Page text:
In English | Issue 2/2022
Preface: The ugly duckling
Concrete has in the political sense been for the past twenty years or so a “material non grata” – an undesirable material, at least to some extent. Concrete construction and development efforts related to it have hardly at all been recorded in the programmes of political parties or the government, or integrated in social projects.
Despite its political status, concrete has been used in construction in ever increasing volumes. For example, 95 percent of apartment buildings are built from concrete. Every year, tens of thousands of people get to move into a new home built using a reasonably priced technology proven to be reliable, safe and long-lived.
In practice, all the most important infrastructure items are implemented with concrete. Rail transport that offers a fast mode of transport with low emissions is largely based on the utilisation of concrete structures. In practice, all low-emission energy production relies completely on concrete construction. Without it, we would not have wind power, hydropower or nuclear power.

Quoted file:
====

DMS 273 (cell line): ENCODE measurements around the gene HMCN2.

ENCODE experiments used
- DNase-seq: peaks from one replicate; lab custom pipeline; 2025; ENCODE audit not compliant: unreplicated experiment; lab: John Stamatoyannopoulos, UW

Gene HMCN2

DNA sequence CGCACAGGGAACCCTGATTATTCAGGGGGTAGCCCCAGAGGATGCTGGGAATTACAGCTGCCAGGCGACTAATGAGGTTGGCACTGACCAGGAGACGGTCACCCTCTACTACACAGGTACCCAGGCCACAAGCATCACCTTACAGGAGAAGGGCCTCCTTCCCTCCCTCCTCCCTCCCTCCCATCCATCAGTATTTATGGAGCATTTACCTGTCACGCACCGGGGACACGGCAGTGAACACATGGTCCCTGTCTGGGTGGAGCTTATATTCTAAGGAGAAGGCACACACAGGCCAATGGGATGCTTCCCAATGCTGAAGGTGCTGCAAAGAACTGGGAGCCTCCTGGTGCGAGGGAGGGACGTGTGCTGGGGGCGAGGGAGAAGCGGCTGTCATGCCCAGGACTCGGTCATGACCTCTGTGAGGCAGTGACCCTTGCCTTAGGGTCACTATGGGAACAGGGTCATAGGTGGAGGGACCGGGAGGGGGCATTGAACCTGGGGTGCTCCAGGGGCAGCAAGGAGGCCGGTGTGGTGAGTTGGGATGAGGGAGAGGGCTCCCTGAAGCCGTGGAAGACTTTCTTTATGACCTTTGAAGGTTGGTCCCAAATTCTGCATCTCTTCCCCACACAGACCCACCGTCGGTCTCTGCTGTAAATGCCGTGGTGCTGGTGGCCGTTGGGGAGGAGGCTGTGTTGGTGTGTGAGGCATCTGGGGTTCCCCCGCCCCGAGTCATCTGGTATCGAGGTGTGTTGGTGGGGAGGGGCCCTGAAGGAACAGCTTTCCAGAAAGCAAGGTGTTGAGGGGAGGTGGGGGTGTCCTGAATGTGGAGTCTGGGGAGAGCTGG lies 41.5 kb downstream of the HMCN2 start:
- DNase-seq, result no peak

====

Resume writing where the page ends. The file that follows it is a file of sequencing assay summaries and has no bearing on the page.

The key political reason for the aversion to concrete construction has been the environment, or the mitigation of climate change. Wood has been suggested as a replacement to concrete, with unsubstantiated claims of it being beneficial to the climate.
These claims have now been disproven. The Finnish Climate Change Panel recently published the report it had been preparing for a long time on the climate benefits of using wood. According to the report, the climate emissions that can be avoided by using wood are so small that the reduction in emissions owing to the use of wood and the carbon stores of wood products will not be able to compensate for the loss of carbon sinks caused by logging over a time period of 150 years at least. In other words, wood construction does not slow down climate change, at least in its current form, but on the contrary accelerates it.
Now that the report has been published, it will be interesting to see how the conclusions of the report affect the development of the regulation of construction.
If the facts presented by the Climate Change Panel are taken into consideration in lawmaking, concrete will experience the transformation of the ugly duckling. It will once again be recognised as an also politically acceptable material that is seen to bring significant social, technical, economic and environmental added value to our society. The extensive efforts planned by the concrete industry for the reduction of emissions in the upcoming years also support this.
Jussi Mattila, Managing Director, Association of Concrete Industry in Finland